Waking the Dead

We need to learn to live with our mistakes instead of make more in trying to undo old ones.

La Paz Group

Martha in a display case in the National Museum of Natural History, 2015. (Photo: Ph0705/WikiCommons CC BY-SA 4.0) Martha in a display case in the National Museum of Natural History, 2015. (Photo: Ph0705/WikiCommons CC BY-SA 4.0)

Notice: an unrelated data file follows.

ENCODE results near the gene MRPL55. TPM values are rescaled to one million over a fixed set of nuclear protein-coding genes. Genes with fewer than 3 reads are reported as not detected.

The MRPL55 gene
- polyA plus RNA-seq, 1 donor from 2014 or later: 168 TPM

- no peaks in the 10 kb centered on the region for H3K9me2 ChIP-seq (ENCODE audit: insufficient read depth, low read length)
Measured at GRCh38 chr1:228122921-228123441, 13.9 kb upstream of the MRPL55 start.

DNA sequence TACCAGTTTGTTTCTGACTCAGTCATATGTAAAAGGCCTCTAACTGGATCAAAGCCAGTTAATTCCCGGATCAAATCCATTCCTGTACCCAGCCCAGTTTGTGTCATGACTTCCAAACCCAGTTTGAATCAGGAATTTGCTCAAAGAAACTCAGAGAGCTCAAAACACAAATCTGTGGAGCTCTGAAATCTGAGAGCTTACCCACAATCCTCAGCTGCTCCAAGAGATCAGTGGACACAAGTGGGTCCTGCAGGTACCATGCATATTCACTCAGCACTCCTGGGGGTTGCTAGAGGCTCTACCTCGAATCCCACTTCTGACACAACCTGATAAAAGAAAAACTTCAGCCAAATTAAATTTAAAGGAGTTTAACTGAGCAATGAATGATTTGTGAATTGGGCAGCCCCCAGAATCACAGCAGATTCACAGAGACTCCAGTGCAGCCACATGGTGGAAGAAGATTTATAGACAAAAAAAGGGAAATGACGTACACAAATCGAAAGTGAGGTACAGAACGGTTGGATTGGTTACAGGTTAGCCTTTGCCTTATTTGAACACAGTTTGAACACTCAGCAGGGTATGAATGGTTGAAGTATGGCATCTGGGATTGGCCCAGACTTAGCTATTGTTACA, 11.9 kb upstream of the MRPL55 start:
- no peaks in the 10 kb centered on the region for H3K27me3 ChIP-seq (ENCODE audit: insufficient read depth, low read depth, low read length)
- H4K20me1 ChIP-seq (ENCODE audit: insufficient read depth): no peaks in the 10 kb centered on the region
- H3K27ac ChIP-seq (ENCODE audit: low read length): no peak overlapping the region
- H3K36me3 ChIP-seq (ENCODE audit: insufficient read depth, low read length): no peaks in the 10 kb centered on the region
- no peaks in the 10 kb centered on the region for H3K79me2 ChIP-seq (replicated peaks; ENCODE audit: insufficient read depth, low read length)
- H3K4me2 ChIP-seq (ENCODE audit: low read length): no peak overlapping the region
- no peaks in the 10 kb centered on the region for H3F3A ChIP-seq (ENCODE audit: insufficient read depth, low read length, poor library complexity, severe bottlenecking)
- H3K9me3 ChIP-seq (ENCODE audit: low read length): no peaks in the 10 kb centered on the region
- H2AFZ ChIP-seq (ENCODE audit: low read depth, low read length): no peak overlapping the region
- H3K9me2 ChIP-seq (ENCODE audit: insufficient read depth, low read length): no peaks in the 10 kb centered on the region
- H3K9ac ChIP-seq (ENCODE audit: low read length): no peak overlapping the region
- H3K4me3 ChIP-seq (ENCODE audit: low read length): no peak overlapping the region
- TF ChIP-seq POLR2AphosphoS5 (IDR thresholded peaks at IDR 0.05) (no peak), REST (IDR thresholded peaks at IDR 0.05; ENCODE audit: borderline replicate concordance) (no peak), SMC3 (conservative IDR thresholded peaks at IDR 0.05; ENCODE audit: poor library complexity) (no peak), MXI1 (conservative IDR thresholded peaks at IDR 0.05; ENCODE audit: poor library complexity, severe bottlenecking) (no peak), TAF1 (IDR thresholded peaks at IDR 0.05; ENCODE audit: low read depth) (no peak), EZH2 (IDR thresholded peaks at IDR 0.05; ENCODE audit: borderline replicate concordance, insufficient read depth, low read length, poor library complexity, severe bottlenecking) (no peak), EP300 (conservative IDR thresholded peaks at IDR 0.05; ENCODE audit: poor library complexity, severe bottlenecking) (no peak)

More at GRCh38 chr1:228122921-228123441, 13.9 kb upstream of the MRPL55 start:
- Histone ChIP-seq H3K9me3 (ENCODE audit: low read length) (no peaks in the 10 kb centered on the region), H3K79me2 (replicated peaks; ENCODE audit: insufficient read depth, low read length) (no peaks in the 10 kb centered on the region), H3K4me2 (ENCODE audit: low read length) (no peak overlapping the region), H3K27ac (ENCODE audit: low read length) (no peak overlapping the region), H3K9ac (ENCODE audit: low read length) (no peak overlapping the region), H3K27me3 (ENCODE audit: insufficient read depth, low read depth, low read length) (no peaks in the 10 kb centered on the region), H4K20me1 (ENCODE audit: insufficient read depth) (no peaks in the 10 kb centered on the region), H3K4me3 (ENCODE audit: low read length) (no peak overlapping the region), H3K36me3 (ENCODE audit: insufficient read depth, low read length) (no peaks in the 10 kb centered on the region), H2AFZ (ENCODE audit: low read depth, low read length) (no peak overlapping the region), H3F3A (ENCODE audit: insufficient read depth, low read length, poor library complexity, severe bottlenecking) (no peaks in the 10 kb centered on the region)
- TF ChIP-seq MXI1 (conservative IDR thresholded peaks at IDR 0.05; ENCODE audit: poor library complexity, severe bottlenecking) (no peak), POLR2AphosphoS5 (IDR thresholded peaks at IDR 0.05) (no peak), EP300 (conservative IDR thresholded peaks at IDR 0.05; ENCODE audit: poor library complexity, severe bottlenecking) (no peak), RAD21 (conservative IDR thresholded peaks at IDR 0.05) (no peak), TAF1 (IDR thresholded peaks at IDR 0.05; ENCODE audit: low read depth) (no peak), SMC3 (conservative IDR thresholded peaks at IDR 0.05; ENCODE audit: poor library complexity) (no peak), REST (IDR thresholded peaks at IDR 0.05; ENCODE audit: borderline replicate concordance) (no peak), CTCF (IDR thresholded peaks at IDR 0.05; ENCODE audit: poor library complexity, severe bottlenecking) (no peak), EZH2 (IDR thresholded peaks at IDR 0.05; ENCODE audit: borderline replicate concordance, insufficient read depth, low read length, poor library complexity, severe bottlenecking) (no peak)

If you happen to visit the National Museum of Natural History in Washington D.C, don’t just walk by this innocuous stuffed pigeon. Take a good look at Martha, because she’s the last of the world’s flock of passenger pigeons. And now the subject of the ambitious  The Great Passenger Pigeon Comeback, a “de-extinction” project aimed at reviving the species. Using the genomes of the rock pigeon and the band-tailed pigeon as a reference, project scientists aim to assemble a complete passenger pigeon genome and transfer it into the germ cells of band-tailed pigeons in order to generate live passenger pigeons. The target date for the passenger pigeons’ triumphant return is 2022.

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